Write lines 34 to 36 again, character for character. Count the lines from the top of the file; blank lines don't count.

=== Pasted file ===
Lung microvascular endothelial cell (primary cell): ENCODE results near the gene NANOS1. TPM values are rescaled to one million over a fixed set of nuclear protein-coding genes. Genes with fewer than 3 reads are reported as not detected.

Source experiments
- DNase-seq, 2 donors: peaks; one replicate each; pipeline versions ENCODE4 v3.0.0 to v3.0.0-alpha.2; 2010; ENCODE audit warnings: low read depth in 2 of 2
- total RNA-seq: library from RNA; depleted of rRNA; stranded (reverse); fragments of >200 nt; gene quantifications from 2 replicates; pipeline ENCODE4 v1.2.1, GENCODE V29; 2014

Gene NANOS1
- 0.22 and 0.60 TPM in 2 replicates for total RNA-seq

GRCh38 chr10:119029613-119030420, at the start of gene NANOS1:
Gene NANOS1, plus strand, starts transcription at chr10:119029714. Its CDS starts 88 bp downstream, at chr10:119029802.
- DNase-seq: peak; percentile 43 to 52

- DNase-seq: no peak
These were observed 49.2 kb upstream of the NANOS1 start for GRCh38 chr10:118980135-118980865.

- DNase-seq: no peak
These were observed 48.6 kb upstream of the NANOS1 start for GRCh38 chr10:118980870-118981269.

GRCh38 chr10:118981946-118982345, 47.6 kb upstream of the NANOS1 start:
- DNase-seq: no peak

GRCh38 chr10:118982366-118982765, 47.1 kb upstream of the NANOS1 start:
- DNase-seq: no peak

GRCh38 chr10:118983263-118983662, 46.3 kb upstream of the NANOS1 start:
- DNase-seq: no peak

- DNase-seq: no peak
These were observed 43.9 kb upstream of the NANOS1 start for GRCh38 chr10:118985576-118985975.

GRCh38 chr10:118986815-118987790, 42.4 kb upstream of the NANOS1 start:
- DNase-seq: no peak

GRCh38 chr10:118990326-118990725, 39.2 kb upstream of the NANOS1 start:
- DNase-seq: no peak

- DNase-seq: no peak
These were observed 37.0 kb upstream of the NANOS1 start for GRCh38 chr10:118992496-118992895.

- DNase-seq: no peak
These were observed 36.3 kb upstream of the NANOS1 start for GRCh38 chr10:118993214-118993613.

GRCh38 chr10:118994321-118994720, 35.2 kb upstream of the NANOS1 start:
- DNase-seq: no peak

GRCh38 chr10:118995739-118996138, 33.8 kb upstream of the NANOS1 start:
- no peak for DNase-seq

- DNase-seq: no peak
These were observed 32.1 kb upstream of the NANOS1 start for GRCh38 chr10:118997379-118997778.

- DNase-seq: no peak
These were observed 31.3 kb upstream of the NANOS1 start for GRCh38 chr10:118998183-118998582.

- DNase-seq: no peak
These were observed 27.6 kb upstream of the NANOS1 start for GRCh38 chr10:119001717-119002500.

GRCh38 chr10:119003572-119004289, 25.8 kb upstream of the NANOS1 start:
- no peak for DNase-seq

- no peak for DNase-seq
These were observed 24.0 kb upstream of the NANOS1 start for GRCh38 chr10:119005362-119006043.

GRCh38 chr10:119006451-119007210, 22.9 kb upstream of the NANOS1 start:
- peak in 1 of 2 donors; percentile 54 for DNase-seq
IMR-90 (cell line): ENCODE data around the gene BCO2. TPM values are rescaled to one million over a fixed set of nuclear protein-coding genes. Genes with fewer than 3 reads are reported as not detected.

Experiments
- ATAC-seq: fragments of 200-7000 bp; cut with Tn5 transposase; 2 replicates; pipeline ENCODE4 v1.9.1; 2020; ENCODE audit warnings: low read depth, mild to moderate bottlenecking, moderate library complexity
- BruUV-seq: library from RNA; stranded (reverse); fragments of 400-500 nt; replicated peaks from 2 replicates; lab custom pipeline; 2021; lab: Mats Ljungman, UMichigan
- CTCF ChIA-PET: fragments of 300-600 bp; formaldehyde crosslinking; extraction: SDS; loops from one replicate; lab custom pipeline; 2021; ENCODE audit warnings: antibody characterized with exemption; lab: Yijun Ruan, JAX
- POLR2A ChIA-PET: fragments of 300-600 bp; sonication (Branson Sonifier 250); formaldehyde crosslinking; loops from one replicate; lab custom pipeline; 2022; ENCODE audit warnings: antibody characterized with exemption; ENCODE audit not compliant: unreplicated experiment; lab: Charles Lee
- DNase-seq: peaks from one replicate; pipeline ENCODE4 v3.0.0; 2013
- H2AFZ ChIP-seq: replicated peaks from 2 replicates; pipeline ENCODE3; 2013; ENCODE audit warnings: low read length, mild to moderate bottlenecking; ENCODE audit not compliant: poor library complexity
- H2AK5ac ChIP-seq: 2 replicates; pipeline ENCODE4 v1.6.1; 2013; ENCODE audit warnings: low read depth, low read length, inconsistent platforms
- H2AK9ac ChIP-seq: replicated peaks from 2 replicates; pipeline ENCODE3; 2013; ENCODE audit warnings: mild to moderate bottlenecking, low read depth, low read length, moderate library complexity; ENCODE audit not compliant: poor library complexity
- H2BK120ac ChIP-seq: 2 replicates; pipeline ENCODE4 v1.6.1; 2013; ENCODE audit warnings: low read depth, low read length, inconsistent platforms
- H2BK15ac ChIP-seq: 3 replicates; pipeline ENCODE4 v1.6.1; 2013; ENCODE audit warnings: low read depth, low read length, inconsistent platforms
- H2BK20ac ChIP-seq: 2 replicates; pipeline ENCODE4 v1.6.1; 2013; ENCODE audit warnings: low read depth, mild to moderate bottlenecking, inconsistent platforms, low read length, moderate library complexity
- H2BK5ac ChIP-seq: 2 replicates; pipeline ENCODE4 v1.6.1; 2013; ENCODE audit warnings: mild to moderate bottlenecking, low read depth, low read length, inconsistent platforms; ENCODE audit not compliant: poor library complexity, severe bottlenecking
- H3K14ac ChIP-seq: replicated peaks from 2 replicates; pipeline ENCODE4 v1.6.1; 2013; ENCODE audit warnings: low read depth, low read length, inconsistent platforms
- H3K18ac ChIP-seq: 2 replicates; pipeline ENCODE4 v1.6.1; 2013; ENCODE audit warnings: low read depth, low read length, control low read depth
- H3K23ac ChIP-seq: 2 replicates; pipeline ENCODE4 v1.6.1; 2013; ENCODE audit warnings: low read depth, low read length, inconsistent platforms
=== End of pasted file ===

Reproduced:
- DNase-seq: no peak
These were observed 32.1 kb upstream of the NANOS1 start for GRCh38 chr10:118997379-118997778.

- DNase-seq: no peak